All readers dream of the perfect bookshop, a lair full of curious volumes (at curiously reasonable prices): uncommon beauties; obscure and frightening treatises on the occult; novels with dapper jackets by Mozley, Rowland or Woodcock; obsolete medical guides with bizarre illustrations; snazzy bright American paperbacks from the 1960s. Now there is the internet – the global dream or nightmare of endless commerce. You can buy any book you desire, provided you have enough money or credit. Click: the Collected Works of JM Synge in four smart volumes (Oxford University Press). Click: William Sansom’s Among the Dahlias whose protagonists according to the flyleaf “are involved in strange encounters and wryly comic predicaments”. (My copy smells of burning.) I love the speed of buying books online, skimming through a writer’s entire output, but I remain loyal to the bookshop, to the unexpected delights of the shelf.
On entering a favourite and frequently visited second-hand bookshop, your eye picks out the new acquisitions almost immediately, vivid against the tired, uninspiring spines. Some books refuse to be bought, by you or anyone else; they are always there, the great unsold, as permanent a fixture in the shop as the creaking floorboard in the photography section.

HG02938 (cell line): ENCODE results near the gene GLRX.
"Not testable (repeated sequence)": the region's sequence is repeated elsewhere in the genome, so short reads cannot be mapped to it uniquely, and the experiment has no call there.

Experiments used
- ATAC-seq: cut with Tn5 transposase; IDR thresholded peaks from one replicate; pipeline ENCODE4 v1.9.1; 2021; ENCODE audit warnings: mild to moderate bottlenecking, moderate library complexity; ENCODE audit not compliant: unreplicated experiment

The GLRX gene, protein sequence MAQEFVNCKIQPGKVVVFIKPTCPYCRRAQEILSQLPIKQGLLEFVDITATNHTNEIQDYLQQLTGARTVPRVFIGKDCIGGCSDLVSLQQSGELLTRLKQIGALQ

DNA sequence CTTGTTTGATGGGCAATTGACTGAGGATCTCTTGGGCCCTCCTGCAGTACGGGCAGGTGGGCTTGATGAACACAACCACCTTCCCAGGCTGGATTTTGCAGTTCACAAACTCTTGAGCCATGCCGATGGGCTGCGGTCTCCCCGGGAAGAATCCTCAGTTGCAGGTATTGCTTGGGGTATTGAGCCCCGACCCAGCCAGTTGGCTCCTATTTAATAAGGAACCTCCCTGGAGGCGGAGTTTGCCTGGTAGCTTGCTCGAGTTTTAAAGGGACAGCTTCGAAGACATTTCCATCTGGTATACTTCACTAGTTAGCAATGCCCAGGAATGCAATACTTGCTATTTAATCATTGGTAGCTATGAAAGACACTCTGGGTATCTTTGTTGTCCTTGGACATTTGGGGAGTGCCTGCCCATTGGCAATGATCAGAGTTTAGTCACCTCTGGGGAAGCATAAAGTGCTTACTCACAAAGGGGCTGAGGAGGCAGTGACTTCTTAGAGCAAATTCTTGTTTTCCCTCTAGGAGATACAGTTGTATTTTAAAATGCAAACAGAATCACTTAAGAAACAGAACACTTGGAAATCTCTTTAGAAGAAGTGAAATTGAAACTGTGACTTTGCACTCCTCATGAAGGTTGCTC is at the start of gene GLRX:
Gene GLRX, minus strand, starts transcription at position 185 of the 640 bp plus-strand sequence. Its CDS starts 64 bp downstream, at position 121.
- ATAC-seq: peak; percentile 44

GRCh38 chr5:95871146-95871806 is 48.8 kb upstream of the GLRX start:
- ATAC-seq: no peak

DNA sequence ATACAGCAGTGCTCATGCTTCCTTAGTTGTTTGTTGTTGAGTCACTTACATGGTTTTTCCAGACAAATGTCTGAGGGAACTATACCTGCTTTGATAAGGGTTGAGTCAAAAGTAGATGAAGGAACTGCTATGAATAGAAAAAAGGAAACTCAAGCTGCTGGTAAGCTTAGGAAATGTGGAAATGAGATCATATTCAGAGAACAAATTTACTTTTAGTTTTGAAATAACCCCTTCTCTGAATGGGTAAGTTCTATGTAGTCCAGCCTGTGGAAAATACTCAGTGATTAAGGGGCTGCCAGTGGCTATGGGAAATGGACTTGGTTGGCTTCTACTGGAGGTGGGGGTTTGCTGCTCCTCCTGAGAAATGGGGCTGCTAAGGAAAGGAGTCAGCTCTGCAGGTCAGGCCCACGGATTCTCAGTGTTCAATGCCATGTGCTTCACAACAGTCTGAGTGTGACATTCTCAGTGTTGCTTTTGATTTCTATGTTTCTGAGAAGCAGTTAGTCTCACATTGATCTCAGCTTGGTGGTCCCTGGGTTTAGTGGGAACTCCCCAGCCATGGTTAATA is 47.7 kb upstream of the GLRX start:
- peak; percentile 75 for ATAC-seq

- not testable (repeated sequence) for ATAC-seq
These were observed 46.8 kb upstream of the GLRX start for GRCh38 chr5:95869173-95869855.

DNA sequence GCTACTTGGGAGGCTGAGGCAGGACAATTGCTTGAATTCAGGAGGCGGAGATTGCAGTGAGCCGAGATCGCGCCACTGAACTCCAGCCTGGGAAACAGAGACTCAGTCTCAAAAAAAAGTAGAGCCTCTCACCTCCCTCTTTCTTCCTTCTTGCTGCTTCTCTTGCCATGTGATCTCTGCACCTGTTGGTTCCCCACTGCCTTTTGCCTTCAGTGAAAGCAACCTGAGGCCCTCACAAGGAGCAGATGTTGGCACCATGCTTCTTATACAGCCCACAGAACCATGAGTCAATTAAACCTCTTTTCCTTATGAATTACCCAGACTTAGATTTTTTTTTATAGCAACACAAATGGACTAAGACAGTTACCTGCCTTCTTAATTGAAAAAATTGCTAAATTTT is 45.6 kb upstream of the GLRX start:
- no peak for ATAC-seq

In my early twenties I was stalked by the hardback edition of Kingsley Amis’s The Riverside Villas Murders. It had an attractive greenish spine on which the author’s name appeared in three sections, KING, SLEY and AMIS, its jazzy blue lettering easily readable from a distance. It turned up in every bookshop I visited, sometimes in pairs or triplets, and it never failed to attract my attention. Even to this day it still jumps out at me from a shelf. I’ve never bought it, never read it. Perhaps I should, to break the curse. Perhaps the truth I’ve been searching for is in that book.
Behind the till, almost in camouflage, lurks a character that might be made of glue and dust. There’s the intoxicating smell of old paper and dry bindings, a civilised fug, as aromatic to the reader as hops to a toper. And always there is a sense of discovery, anticipation, even in the most familiar den.